Are you in a hurry?

Miss Manners doesn't have time to hear about it.

That's ungracious, isn't it? Actually, Miss Manners is never so busy that she will not take the time to assist and comfort anyone in distress.

But one reason that she does have the leisure for important things -- and there, there, she does consider nearly all your problems important, including your nervousness and exhaustion from being over-booked -- is that she does not waste time belaboring the obvious.

It is obvious to her that each of us has the same number of hours in every day and roughly equivalent claims on our attention. If the second require more time than the first, you are in trouble.

But under normal circumstances, it is not a problem that allows you to impose upon the indulgence of other people.

Those who shove into crowds shouting, "Let me through; I'm in a hurry" do not, as it happens, inspire those elbowed out of the way to muse sympathetically, "Well, gee, I don't have anything special to do, so let me stand back."

The fact is that everyone considers himself in a special hurry when performing the ordinary time-consuming chores of life. The person who claims urgency had better have a good reason, preferably one which will be borne out by the subsequent arrival on the scene of a team of paramedics.

Otherwise, any behavior circumventing the natural system of crowds, in which precedence is accorded strictly by time put in waiting -- sometimes known as "First come first served" -- is rude.

It is equally rude to claim exemption from the ordinary duties of life on the grounds that one's schedule is especially demanding. Those who have no time to thank anyone should agree not to take presents or favors; those who have no time for reciprocating invitations should not accept them.

Miss Manners tries very hard to believe that people are not intentionally so selfish. But they do have a tendency to sympathize more with their own difficulties than they do with other people's.

And there is a widespread illusion that things can be accomplished more efficiently than is really possible. If you run yellow lights, you will eventually hit a red one -- if not anything more serious -- and have to stop anyway; if you keep changing lanes constantly, breaking in ahead of one car after another, you will probably experience the delays as well as the advances of all the lanes.

Trying to meet a dozen new people at a party, rather than troubling to talk at some length to one or two, is not likely to result in new friendships. Juggling three telephone calls simultaneously encourages being hanged up on, rather than additional communication.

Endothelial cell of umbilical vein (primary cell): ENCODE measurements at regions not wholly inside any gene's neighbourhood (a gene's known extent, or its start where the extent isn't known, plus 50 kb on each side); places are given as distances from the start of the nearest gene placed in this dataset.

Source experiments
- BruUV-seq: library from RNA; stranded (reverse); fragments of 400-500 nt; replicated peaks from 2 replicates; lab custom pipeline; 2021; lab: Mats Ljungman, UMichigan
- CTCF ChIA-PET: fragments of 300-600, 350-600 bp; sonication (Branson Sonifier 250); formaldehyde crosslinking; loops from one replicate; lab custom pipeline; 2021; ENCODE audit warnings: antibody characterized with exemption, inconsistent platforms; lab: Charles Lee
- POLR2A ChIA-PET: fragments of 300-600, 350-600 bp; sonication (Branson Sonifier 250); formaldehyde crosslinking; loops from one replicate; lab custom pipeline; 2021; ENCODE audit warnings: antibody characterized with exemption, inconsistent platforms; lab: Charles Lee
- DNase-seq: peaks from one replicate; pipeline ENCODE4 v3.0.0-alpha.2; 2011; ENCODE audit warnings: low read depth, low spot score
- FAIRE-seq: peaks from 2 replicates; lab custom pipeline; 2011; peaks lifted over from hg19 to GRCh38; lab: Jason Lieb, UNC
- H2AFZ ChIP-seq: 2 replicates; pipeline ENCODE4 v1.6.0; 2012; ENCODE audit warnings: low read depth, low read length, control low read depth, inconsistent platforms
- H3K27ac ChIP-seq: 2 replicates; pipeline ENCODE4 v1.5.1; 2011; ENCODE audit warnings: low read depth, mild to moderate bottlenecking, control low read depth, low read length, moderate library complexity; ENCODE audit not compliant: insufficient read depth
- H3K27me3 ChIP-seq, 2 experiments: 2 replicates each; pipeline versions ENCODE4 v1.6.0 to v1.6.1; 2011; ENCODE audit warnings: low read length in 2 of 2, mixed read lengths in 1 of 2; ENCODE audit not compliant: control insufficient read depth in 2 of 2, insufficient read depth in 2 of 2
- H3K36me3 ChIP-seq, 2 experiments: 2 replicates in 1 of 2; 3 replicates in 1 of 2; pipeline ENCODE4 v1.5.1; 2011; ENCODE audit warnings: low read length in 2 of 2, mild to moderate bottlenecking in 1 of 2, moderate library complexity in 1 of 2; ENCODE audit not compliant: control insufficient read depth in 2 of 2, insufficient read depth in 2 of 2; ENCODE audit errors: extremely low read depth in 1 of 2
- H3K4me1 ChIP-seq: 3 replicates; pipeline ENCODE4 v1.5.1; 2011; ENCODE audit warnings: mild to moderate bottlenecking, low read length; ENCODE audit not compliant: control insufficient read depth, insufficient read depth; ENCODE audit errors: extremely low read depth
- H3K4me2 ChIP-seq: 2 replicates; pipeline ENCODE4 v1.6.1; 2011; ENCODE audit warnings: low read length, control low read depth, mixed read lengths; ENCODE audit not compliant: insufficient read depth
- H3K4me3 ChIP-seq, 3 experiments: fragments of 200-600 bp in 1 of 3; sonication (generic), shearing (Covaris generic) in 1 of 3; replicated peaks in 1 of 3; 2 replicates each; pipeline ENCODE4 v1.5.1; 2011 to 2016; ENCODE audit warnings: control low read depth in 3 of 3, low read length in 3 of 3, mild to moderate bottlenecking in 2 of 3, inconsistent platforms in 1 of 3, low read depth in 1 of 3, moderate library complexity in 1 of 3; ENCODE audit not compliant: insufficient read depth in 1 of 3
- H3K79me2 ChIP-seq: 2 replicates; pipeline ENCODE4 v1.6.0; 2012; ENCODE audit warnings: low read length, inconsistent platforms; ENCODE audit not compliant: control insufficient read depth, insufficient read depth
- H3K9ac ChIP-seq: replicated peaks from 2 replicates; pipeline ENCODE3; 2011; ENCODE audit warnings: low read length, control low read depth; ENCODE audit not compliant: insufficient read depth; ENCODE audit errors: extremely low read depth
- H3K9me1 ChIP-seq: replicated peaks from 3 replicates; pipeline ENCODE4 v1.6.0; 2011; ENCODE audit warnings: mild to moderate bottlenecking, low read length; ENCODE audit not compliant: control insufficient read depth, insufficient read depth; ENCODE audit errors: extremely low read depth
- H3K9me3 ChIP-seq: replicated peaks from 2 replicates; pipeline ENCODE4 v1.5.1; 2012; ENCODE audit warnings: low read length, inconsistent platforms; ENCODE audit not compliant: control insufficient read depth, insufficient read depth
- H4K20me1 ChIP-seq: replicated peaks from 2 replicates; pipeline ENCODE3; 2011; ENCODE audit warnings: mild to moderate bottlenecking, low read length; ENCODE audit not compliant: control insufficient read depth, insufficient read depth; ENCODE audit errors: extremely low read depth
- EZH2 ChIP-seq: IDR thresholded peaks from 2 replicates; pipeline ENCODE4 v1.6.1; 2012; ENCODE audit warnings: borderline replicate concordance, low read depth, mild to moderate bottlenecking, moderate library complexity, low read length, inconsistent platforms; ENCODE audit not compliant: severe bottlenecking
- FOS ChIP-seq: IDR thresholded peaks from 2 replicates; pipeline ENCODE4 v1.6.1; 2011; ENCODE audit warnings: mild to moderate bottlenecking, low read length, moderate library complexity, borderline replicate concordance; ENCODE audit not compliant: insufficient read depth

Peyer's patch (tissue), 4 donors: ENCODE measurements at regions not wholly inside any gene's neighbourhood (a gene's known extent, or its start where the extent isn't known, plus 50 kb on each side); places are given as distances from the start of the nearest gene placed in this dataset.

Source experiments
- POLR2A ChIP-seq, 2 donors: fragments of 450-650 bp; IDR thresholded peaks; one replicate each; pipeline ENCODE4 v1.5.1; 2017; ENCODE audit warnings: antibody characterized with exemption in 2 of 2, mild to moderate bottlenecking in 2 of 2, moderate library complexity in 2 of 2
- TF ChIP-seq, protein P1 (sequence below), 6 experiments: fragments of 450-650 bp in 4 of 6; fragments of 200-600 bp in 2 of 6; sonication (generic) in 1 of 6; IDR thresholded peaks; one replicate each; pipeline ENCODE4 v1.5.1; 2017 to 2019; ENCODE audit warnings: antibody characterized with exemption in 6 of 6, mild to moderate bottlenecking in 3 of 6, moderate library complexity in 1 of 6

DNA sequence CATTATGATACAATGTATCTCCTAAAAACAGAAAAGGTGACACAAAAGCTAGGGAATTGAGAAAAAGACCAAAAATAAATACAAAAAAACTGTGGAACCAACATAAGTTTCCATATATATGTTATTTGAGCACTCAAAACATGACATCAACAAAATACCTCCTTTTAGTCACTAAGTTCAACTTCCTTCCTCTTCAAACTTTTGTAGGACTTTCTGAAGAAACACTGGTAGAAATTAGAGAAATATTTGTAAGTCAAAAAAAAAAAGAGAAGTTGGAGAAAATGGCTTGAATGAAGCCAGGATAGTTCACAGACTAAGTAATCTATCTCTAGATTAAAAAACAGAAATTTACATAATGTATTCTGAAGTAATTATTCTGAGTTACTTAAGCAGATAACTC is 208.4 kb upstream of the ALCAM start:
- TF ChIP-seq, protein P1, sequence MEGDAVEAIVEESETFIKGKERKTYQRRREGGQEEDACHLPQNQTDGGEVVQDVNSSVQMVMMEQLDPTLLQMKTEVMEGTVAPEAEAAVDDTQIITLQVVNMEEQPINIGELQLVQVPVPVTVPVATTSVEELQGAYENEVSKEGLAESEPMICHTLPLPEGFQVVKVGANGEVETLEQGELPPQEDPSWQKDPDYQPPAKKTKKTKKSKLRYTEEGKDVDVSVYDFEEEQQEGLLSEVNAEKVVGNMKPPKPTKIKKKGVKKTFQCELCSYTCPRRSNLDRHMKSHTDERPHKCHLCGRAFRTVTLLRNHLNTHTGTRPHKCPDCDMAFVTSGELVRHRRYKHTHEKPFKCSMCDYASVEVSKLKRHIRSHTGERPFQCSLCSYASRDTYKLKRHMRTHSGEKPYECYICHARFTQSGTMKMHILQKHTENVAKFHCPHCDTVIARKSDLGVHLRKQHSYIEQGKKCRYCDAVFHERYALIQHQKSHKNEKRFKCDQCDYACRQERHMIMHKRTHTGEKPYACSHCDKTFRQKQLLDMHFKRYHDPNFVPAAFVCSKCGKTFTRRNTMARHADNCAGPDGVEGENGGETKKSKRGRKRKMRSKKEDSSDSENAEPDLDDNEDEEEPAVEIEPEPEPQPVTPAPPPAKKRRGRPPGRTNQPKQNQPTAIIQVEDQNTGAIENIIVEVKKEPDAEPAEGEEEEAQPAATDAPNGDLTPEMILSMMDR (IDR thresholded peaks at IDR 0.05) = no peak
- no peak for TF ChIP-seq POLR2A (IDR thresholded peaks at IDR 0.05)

Miss Manners is convinced that life will move just as fast, or as inevitably slowly, if you observe the basic decencies:

If there is a line, get in it and wait.

If there is a crowd with no formal line, such as at a bus stop -- where the European system of queuing up is a great deal more sensible than ours -- try and take your fair turn anyway.

When attempting to enter a place a crowd is leaving, let people get out first and keep to the right.

And so on. Yes, Miss Manners is aware that impatience wells up in you until it amounts almost to fury. But pushing ahead is generally futile and always rude.

For that reason, the well-bred person never goes about his business without either a book or some thoughts to keep him company so that he may have a semblance of acceptance while enduring the inevitable waiting periods of life.

Q. What do you think of the intensely loud music played at wedding receptions? For several years, my family and I have attended impressive church ceremonies, solemn in the sense of being sacred, followed by receptions where we are subjected to deafening music, if one can call it music.

There should be soft, pleasant background accompaniment to the festivities instead of their being dominated by rock sessions.

A. What's that again? Miss Manners can't hear you with all the noise.

A wedding reception is a party, not part of the solemn ceremony, and one can argue that whatever music the bridal party and guests enjoy may be played. But that is only if care is taken that no part of the arrangements should actually make any of the guests uncomfortable.

Young people sometimes fail to appreciate how offensive loud rock is to those of us who still have our hearing. Miss Manners certainly agrees that guests of all generations must be considered, not just the bridal party's contemporaries, and that therefore a quiet zone must be provided for those who cannot take the noise.